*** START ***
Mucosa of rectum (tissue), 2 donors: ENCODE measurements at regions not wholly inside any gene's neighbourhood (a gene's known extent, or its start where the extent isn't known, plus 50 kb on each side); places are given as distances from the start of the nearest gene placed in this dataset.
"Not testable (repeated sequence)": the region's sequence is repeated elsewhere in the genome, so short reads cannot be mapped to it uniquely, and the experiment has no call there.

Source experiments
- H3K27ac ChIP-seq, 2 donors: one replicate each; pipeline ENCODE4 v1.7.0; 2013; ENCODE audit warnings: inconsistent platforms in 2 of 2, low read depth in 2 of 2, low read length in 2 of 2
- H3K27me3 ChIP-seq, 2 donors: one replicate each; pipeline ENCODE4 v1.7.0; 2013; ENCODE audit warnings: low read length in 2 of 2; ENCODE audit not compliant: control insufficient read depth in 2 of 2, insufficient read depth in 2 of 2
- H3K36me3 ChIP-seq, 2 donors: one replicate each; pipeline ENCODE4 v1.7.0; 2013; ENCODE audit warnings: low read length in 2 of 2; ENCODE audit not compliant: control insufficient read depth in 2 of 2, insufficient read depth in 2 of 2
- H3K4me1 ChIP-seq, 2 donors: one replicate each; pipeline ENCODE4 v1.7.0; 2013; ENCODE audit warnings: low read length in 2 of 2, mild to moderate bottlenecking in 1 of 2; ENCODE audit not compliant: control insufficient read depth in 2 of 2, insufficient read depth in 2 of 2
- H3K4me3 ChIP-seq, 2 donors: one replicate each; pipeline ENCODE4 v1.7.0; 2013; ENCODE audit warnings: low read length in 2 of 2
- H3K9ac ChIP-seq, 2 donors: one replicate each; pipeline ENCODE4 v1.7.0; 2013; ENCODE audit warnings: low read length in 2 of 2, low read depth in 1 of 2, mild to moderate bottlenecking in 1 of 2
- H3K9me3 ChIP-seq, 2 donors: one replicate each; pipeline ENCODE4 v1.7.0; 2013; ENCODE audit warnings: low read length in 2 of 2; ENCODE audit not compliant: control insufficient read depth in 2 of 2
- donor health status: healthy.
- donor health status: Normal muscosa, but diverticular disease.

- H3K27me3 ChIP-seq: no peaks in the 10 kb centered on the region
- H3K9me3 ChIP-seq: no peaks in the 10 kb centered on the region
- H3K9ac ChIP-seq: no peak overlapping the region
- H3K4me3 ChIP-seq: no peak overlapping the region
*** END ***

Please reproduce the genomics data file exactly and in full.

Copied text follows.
Mucosa of rectum (tissue), 2 donors: ENCODE measurements at regions not wholly inside any gene's neighbourhood (a gene's known extent, or its start where the extent isn't known, plus 50 kb on each side); places are given as distances from the start of the nearest gene placed in this dataset.
"Not testable (repeated sequence)": the region's sequence is repeated elsewhere in the genome, so short reads cannot be mapped to it uniquely, and the experiment has no call there.

Source experiments
- H3K27ac ChIP-seq, 2 donors: one replicate each; pipeline ENCODE4 v1.7.0; 2013; ENCODE audit warnings: inconsistent platforms in 2 of 2, low read depth in 2 of 2, low read length in 2 of 2
- H3K27me3 ChIP-seq, 2 donors: one replicate each; pipeline ENCODE4 v1.7.0; 2013; ENCODE audit warnings: low read length in 2 of 2; ENCODE audit not compliant: control insufficient read depth in 2 of 2, insufficient read depth in 2 of 2
- H3K36me3 ChIP-seq, 2 donors: one replicate each; pipeline ENCODE4 v1.7.0; 2013; ENCODE audit warnings: low read length in 2 of 2; ENCODE audit not compliant: control insufficient read depth in 2 of 2, insufficient read depth in 2 of 2
- H3K4me1 ChIP-seq, 2 donors: one replicate each; pipeline ENCODE4 v1.7.0; 2013; ENCODE audit warnings: low read length in 2 of 2, mild to moderate bottlenecking in 1 of 2; ENCODE audit not compliant: control insufficient read depth in 2 of 2, insufficient read depth in 2 of 2
- H3K4me3 ChIP-seq, 2 donors: one replicate each; pipeline ENCODE4 v1.7.0; 2013; ENCODE audit warnings: low read length in 2 of 2
- H3K9ac ChIP-seq, 2 donors: one replicate each; pipeline ENCODE4 v1.7.0; 2013; ENCODE audit warnings: low read length in 2 of 2, low read depth in 1 of 2, mild to moderate bottlenecking in 1 of 2
- H3K9me3 ChIP-seq, 2 donors: one replicate each; pipeline ENCODE4 v1.7.0; 2013; ENCODE audit warnings: low read length in 2 of 2; ENCODE audit not compliant: control insufficient read depth in 2 of 2
- donor health status: healthy.
- donor health status: Normal muscosa, but diverticular disease.

- H3K27me3 ChIP-seq: no peaks in the 10 kb centered on the region
- H3K9me3 ChIP-seq: no peaks in the 10 kb centered on the region
- H3K9ac ChIP-seq: no peak overlapping the region
- H3K4me3 ChIP-seq: no peak overlapping the region